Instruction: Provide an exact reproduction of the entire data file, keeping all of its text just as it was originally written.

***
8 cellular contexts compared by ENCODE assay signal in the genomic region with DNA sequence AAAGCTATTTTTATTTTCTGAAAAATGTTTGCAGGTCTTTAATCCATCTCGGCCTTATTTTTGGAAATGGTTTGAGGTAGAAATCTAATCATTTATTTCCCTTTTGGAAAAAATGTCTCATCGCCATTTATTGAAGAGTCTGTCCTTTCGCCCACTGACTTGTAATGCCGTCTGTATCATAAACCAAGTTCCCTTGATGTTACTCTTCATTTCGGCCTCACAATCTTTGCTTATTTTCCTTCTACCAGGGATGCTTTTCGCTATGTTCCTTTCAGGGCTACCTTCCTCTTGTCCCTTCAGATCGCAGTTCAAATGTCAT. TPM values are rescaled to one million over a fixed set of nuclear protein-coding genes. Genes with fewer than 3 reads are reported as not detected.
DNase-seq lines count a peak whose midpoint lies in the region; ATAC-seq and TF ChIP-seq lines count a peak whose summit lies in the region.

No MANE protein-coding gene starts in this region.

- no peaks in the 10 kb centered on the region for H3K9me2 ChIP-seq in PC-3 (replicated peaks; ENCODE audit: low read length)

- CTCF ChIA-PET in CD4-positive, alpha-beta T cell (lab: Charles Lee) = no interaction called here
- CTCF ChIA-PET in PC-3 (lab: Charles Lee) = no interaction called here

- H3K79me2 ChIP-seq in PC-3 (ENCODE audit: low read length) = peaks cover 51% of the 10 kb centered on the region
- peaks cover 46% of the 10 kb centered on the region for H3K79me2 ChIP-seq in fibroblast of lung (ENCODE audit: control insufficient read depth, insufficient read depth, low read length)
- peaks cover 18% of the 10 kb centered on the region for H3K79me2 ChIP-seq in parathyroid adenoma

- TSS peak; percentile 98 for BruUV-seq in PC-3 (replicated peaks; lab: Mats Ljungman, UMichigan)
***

8 cellular contexts compared by ENCODE assay signal in the genomic region with DNA sequence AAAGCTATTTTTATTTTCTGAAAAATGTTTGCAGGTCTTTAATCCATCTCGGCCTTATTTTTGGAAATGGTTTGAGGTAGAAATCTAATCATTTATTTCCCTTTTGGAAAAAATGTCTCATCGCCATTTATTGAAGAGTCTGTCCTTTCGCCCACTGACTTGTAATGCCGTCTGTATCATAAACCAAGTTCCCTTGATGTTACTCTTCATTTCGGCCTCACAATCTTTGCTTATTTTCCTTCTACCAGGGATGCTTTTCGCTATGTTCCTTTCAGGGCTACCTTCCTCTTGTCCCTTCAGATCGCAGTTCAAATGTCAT. TPM values are rescaled to one million over a fixed set of nuclear protein-coding genes. Genes with fewer than 3 reads are reported as not detected.
DNase-seq lines count a peak whose midpoint lies in the region; ATAC-seq and TF ChIP-seq lines count a peak whose summit lies in the region.

No MANE protein-coding gene starts in this region.

- no peaks in the 10 kb centered on the region for H3K9me2 ChIP-seq in PC-3 (replicated peaks; ENCODE audit: low read length)

- CTCF ChIA-PET in CD4-positive, alpha-beta T cell (lab: Charles Lee) = no interaction called here
- CTCF ChIA-PET in PC-3 (lab: Charles Lee) = no interaction called here

- H3K79me2 ChIP-seq in PC-3 (ENCODE audit: low read length) = peaks cover 51% of the 10 kb centered on the region
- peaks cover 46% of the 10 kb centered on the region for H3K79me2 ChIP-seq in fibroblast of lung (ENCODE audit: control insufficient read depth, insufficient read depth, low read length)
- peaks cover 18% of the 10 kb centered on the region for H3K79me2 ChIP-seq in parathyroid adenoma

- TSS peak; percentile 98 for BruUV-seq in PC-3 (replicated peaks; lab: Mats Ljungman, UMichigan)